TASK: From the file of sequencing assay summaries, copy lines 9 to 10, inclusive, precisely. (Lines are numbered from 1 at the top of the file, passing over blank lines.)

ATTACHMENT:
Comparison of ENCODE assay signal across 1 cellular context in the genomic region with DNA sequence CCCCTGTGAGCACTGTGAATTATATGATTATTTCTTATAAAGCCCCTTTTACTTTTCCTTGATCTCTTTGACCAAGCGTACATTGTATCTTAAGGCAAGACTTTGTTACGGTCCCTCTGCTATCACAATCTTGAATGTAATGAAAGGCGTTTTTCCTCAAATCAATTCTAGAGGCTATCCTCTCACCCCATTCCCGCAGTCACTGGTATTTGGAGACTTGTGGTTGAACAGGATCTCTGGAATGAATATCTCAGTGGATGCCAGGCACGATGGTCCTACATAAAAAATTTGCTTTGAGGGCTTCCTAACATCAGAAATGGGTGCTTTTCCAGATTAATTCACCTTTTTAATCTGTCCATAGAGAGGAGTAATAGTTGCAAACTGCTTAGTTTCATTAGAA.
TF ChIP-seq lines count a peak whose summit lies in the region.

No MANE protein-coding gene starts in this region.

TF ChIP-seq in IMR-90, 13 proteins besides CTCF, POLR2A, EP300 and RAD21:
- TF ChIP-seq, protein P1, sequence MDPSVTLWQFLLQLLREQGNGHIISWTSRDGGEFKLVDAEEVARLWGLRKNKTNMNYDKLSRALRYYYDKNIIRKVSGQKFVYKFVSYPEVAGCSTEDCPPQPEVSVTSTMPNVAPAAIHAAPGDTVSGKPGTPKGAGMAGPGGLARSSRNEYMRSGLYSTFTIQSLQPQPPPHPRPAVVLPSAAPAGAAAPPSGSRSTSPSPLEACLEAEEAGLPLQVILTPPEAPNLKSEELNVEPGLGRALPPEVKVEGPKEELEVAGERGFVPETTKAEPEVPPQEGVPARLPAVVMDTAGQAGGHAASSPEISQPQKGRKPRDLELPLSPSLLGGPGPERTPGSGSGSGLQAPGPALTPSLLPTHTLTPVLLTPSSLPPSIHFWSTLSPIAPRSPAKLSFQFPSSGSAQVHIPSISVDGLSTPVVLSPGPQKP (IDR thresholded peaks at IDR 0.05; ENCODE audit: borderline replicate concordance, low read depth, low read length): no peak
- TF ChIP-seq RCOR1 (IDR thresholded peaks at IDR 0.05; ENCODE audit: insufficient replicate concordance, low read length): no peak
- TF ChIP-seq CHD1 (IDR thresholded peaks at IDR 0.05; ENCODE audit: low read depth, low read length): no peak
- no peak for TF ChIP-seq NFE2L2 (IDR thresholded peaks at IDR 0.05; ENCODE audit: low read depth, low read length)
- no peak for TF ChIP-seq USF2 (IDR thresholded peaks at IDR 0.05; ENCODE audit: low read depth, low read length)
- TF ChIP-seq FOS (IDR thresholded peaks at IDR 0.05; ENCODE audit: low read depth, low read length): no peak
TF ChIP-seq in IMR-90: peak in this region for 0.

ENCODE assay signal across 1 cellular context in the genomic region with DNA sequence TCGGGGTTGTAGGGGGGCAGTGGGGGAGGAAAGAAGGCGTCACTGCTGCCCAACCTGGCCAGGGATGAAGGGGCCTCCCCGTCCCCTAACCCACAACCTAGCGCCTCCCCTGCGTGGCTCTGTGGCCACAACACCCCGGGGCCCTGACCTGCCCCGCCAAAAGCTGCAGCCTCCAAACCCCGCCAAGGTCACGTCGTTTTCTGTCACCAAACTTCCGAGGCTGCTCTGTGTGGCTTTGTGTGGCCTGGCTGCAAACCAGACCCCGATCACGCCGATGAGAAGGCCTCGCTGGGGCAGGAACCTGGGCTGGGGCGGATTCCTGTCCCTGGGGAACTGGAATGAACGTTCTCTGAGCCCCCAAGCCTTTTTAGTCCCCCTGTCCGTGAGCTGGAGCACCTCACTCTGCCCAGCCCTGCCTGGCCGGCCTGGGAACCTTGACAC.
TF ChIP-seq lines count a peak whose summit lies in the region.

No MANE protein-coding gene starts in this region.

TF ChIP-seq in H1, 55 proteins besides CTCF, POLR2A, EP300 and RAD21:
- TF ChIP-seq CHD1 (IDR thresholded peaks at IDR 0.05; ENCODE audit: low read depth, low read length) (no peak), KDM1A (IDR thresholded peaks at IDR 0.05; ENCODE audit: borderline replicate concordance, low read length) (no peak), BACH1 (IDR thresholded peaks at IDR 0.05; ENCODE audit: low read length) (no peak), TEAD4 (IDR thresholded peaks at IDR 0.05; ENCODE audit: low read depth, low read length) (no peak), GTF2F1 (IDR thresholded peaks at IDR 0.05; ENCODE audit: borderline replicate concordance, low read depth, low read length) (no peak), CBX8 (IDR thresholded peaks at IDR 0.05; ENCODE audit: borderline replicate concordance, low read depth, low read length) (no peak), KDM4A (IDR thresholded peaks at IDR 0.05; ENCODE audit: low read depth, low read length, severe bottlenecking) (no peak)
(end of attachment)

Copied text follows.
- no peak for TF ChIP-seq USF2 (IDR thresholded peaks at IDR 0.05; ENCODE audit: low read depth, low read length)
- TF ChIP-seq FOS (IDR thresholded peaks at IDR 0.05; ENCODE audit: low read depth, low read length): no peak